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New records available from SWHeritage
published by Jenny Towey on Tue, 05/12/2023 - 9:28

Those good people at SWHeritage have finished transcribing the following records:

Settlement & Bastardy records (46,217 names)

Apprenticeship records (20, 297 names)

Deposition Books (7,234 names, from Bath/Wells diocese) eg statements on moral offences, matrimonial offences, defamation, property damage

Go to: somerset-cat.swheritage.org.uk/indexes/settlement

somerset-cat.swheritage.org.uk/indexes/apprentice

somerset-cat.swheritage.org.uk/indexes/diocesan

News TopicResources
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Illegitimacy
published by Brian & Pam Airey on Mon, 04/12/2023 - 11:36

Is everyone aware that if a child is born to people who were not married at the time of birth but subsequently do marry the child/parents may apply for a new birth certificate giving the father's name thereon. Look at the Legitimacy Act 1926 on National Archives website for full details. The Act has been amended a couple of times but is well worth looking at.

 

News TopicGeneral
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Help Session
published by Brian & Pam Airey on Mon, 04/12/2023 - 11:31

Just an update on Help Sessions.

Wsm Library staff have requested we attend our usual Help Session at the premises on Saturday 6th January as they have had requests for help from members of the public. We have sufficient volunteers so we will be there.

Brian

News TopicEvents
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December 2023 Newsletter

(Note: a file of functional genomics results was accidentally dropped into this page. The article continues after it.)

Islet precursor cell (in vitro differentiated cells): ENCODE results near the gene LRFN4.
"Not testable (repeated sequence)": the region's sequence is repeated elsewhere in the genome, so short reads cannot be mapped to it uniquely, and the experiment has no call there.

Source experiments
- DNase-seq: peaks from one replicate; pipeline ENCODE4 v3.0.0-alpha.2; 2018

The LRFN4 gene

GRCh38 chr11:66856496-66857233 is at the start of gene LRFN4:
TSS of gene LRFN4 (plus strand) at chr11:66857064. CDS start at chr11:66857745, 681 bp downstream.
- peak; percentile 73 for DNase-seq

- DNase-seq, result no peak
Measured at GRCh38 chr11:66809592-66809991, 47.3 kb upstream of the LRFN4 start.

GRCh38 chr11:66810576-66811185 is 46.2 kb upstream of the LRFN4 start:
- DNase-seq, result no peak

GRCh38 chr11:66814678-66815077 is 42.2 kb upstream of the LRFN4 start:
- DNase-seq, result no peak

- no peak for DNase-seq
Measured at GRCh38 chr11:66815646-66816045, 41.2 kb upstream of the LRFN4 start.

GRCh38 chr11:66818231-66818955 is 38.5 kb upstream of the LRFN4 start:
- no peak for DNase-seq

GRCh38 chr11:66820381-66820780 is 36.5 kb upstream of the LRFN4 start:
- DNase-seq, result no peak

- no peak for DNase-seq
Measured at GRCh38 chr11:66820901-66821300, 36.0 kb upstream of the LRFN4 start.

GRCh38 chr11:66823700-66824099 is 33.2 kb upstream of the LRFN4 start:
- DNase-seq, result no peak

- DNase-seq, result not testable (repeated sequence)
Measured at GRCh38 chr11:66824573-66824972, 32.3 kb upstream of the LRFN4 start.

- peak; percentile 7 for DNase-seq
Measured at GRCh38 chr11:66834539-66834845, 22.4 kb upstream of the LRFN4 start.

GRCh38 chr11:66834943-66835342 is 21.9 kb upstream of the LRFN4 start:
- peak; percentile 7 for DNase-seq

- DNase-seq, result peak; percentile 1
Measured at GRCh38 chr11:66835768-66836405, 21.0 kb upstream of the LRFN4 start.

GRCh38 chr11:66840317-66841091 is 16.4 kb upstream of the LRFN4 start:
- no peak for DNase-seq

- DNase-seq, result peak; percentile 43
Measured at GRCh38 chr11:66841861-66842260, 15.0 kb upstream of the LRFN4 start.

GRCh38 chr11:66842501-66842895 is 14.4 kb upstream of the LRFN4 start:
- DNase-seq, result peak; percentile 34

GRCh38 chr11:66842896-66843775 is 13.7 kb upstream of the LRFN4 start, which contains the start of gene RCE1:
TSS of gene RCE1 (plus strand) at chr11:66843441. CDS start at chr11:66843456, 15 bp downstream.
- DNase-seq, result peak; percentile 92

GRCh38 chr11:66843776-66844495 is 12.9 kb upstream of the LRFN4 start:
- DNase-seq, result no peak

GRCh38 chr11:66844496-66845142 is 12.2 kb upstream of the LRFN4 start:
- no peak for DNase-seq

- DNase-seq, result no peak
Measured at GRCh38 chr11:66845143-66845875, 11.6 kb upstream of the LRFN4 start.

published by Pat Hase on Sat, 02/12/2023 - 1:35

Wishing you all a great time at Christmas however you and your family decide to spend the  holiday time.  After Colin Chapman’s talk on Christmas Traditions, a precis of which can be seen at http://www.wsmfhs.org.uk/society_news_view.php?nID=510  – go to the attached document “Seasonal Traditions”,  it is interesting to look back on how your own family has celebrated this season over the years. Have you written up your own memories of Christmas in your family?

December Society Meeting

As a Society, our December meeting on Wednesday afternoon, the 13th December from 2.30 p.m. at Our Lady of Lourdes Church Hall will be a light hearted meeting with a chance for you to share your own memories and perhaps bring along items which you can talk about which mean something to your family.  Share your experiences of family history research, ask questions about DNA, examine the 1939 Register and see photographs of Old Weston as well as a Raffle and a Sales Table  with seasonal refreshments.  With many thanks to all the members involved in organising this event.  Visitors welcome.

Christmas Day in the Workhouse

For those of you who might have had ancestors in Workhouses at Christmas time you may have heard of the old poem by George Simms which starts

“It is Christmas Day in the Workhouse, and the cold bare walls are bright,

with garlands of green and holly  and the place is a pleasant sight”

But as was mentioned to me – there are other versions with which especially servicemen may be familiar!

A group of people standing around a tableDescription automatically generated

Perhaps someone in your family might remember the whole poem which is actually very sad. The full version may be read here  https://victorianweb.org/history/poorlaw/poem.html  It starts with the inmates having a Christmas meal provided by the Guardians but then tells the story of the old man who has recently lost his wife and had no alternative but to turn to the Workhouse for his support.

British Newspaper Archive